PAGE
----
And so I didn't know what to do with it. And it just got worse and worse than again, there's always that fateful night right? Like, I remember it was December in New York and I was in the ER and so when you're on the ER rotation, you know, you get 12 hours on and 12 hours off. 12 hours on 12 hours off for like weeks on end. And I remember during that time, you know, it's December, so it gets dark at like four o'clock. You know, December's always super busy for pediatrics, I would like get home at whatever it was like midnight or one o'clock in the morning.
And I remember many nights like not even making it and I lived in the studio, I couldn't even make it to my bed, I would just kind of collapse the living room floor in my scrubs and just cry myself to sleep. And then I would wake up like eight hours later, take off the scrub shower, put on a new set of scrubs and go right back to the hospital and rinse and repeat for days and days and days. And like, like literally my bed was untouched. And I was just I could not even make it 200 feet from my floor without krumping in a pile of tears.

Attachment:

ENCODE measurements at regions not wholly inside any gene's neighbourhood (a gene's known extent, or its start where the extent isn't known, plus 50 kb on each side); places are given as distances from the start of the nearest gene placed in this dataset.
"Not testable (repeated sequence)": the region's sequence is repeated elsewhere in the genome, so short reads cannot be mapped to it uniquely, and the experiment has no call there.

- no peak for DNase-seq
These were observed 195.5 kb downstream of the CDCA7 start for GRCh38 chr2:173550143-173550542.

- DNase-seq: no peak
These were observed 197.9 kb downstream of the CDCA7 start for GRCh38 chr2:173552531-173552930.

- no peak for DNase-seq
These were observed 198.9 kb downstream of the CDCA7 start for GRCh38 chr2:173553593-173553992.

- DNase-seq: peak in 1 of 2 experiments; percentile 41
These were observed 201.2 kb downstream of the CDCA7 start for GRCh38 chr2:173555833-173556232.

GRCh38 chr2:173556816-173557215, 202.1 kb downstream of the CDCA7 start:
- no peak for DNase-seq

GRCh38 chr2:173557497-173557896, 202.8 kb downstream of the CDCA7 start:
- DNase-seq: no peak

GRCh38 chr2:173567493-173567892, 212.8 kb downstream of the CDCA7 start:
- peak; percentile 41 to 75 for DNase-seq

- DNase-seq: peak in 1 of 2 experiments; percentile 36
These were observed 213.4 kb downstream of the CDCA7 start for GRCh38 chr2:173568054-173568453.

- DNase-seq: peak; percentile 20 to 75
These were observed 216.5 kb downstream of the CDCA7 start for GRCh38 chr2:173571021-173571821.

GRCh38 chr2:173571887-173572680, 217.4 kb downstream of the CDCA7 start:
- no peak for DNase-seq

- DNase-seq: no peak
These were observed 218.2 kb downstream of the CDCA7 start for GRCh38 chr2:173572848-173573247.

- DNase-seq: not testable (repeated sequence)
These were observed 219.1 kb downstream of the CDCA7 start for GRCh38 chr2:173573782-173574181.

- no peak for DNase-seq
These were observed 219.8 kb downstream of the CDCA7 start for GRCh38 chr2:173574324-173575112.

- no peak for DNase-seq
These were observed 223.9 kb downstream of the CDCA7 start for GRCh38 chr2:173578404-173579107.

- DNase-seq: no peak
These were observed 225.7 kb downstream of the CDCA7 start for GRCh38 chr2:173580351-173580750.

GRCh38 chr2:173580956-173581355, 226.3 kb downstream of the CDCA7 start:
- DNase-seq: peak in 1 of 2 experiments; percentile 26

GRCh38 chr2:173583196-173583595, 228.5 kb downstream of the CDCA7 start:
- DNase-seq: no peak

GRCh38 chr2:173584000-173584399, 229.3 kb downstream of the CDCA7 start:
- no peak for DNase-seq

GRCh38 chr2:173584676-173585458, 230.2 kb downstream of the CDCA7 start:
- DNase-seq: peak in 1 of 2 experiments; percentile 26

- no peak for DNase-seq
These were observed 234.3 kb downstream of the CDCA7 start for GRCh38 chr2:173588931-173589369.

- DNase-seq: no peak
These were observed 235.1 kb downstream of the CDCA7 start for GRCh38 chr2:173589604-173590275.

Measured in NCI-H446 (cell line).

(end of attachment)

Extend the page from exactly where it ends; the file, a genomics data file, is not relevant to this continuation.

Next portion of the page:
And one night, I was like driving home and I was like, fuck it, I don't want to do this anymore. And so I instead of going home this way, I went this way, which was the the Throgs Neck Bridge, which is a bridge near my house where I was living. And I was like, I think this is the best idea like this is this is going to make me feel better. If I just don't have to go home and cry and get up tomorrow, then everything will be better, right? I will feel better, you know, the residency will be fine. And they'll have another resident take my place who will be 100% dedicated, and all will be well.
And I remember staring at the water, you know, as it was going by under the bridge, in my weird state of mind trying to figure out how fast the water was going right? So that I could figure out like, How far would I float by morning? And like if I took off all my clothes, like how long would it take for hypothermia to kick in, given my weight and the temperature of the water, like I was doing all this math, essentially, to make sure that I would drift away so that my parents would never find me and you know, and like no one would ever and I was like, Okay, take off the ID and you know, take off all your clothes. So there's no identifying information, like I had the whole thing planned ready to go.